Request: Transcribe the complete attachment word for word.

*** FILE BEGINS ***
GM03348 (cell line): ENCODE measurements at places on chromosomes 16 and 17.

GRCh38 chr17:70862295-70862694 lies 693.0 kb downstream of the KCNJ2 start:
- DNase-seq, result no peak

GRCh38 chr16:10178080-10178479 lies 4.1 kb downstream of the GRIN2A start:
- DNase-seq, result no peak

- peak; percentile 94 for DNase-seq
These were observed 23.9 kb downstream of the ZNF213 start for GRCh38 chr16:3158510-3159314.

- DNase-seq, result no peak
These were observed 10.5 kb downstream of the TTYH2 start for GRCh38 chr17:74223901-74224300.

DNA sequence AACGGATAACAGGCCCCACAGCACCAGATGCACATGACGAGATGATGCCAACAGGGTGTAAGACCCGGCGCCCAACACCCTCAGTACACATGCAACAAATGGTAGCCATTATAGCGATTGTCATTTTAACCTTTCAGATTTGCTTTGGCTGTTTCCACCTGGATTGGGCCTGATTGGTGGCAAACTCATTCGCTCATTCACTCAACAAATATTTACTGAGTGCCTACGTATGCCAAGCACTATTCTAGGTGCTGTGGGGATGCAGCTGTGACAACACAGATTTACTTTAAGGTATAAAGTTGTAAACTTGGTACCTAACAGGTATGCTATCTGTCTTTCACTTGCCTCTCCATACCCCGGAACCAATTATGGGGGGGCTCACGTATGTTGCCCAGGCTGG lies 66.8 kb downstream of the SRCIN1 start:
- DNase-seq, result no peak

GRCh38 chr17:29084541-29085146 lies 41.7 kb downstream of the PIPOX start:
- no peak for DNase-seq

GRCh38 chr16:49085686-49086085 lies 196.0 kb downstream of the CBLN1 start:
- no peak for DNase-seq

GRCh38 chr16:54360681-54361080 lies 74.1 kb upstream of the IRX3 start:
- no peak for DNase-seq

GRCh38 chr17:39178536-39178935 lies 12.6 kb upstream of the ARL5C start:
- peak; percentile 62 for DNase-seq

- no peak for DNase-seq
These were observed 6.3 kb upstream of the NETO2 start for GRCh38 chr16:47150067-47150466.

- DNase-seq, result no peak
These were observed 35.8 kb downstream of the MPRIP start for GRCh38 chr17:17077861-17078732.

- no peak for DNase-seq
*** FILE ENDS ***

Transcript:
GM03348 (cell line): ENCODE measurements at places on chromosomes 16 and 17.

GRCh38 chr17:70862295-70862694 lies 693.0 kb downstream of the KCNJ2 start:
- DNase-seq, result no peak

GRCh38 chr16:10178080-10178479 lies 4.1 kb downstream of the GRIN2A start:
- DNase-seq, result no peak

- peak; percentile 94 for DNase-seq
These were observed 23.9 kb downstream of the ZNF213 start for GRCh38 chr16:3158510-3159314.

- DNase-seq, result no peak
These were observed 10.5 kb downstream of the TTYH2 start for GRCh38 chr17:74223901-74224300.

DNA sequence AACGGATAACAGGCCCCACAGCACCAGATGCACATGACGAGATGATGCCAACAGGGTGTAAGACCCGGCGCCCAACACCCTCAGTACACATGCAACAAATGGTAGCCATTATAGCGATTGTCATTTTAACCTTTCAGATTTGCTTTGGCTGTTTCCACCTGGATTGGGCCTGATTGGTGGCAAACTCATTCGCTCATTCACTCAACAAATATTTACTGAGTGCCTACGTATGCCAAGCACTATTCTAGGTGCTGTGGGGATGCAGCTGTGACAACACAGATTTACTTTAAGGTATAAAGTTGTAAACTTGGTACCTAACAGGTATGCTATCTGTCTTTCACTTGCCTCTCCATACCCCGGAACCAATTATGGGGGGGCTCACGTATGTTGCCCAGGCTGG lies 66.8 kb downstream of the SRCIN1 start:
- DNase-seq, result no peak

GRCh38 chr17:29084541-29085146 lies 41.7 kb downstream of the PIPOX start:
- no peak for DNase-seq

GRCh38 chr16:49085686-49086085 lies 196.0 kb downstream of the CBLN1 start:
- no peak for DNase-seq

GRCh38 chr16:54360681-54361080 lies 74.1 kb upstream of the IRX3 start:
- no peak for DNase-seq

GRCh38 chr17:39178536-39178935 lies 12.6 kb upstream of the ARL5C start:
- peak; percentile 62 for DNase-seq

- no peak for DNase-seq
These were observed 6.3 kb upstream of the NETO2 start for GRCh38 chr16:47150067-47150466.

- DNase-seq, result no peak
These were observed 35.8 kb downstream of the MPRIP start for GRCh38 chr17:17077861-17078732.

- no peak for DNase-seq